Wall St. and Business Wednesdays: BET - Is It Blaxploitation? by Howard University's Newspaper, The Hilltop
BET has long served as the sole representative network of African Americans. Since Viacom bought the network in 2000, there were vast changes made to the weekly lineup. However, these changes were not sources of improvement. Not only does BET lack educational or informative programming, but it perpetuates many of the age-old stereotypes held about the black community.
How do we feel about the fact that the premier link between black culture and those who know nothing of it is BET? Like it or not, this network is a key factor in shaping people's perspectives of our race. We should care about the accuracy of how we are being portrayed on TV.
We understand that BET is a source of entertainment, but it also has the inherent obligation to represent our race in the media. The network could be so much more than what it is today.
Shows like "Comic View," "106 and Park," and "How I'm Living" are the archetypes of BET programming. They may be entertaining, but there is so much more to our people than twenty-four inch rims, the chicken head dance, and mastering the art of bling-blingin'.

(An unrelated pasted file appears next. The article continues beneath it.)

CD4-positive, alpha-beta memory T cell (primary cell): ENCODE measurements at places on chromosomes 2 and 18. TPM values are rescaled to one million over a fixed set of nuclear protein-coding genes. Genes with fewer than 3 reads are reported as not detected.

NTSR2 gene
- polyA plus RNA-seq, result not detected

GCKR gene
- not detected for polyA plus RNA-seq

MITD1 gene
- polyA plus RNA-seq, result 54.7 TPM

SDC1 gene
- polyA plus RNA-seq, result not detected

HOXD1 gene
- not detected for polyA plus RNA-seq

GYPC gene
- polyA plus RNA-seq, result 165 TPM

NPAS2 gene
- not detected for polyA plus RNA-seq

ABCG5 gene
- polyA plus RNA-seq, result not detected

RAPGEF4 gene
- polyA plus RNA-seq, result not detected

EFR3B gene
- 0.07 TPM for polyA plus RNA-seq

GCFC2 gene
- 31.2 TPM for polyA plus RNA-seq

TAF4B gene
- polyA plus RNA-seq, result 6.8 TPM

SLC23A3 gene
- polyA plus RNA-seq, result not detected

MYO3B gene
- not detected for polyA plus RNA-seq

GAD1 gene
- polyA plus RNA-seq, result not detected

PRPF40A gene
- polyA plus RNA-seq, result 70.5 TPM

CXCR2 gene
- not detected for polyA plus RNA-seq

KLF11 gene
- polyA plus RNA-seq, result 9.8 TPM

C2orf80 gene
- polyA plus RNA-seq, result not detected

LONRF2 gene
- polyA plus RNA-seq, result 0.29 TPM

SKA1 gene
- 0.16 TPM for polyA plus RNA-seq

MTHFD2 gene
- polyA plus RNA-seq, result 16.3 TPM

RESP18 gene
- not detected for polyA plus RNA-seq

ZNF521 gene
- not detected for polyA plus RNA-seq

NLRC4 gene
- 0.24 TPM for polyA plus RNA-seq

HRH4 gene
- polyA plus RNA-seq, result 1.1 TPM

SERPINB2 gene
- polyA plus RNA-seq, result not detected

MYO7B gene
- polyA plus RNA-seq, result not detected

We resent the stereotypes that put us in boxes not labeled "Educated" or "Professional," but "Entertainer" and "Athlete." Yet, we as a people continue to accept these images perpetuated by a network that could be such a powerful pathway of change - that is, if there was a collective desire for it to be. Yes, many of us are athletes and entertainers, but many of us are educated professionals just the same. The fact that the only major black network pigeonholes blacks as entertainers and nothing more is disheartening.
We are not out to bash BET. We only want to see it improve. There are certainly some good shows on the network such as "BET Nightly News" and the annual "BET Walk of Fame" that recently aired, honoring outstanding black performers. We only want to see more programming geared toward the positive representation of black people all around. More importantly, we want to see programming that reflects the multi-faceted culture of African-Americans. Hip -Hop is a part of us, but it is far from being all of us.
When BET's founder Bob Johnson tried to go public and expand the network, he received little to no support. So, while people complain about BET being "sold out," it is because options were sparse. Sad as it may be, it is no wonder this network wound up in the hands of people who have little to no interest in the positive representation of African Americans on television.
It is our responsibility to become better venture capitalists. Then we can keep our networks, our record labels, and our businesses in our hands. When this happens, we can begin to combat the problem of black exploitation and misrepresentation in the media.
Copyright 2002 The Hilltop
Note: This article appeared as an editorial in the October 31, 2003 issue of The Hilltop
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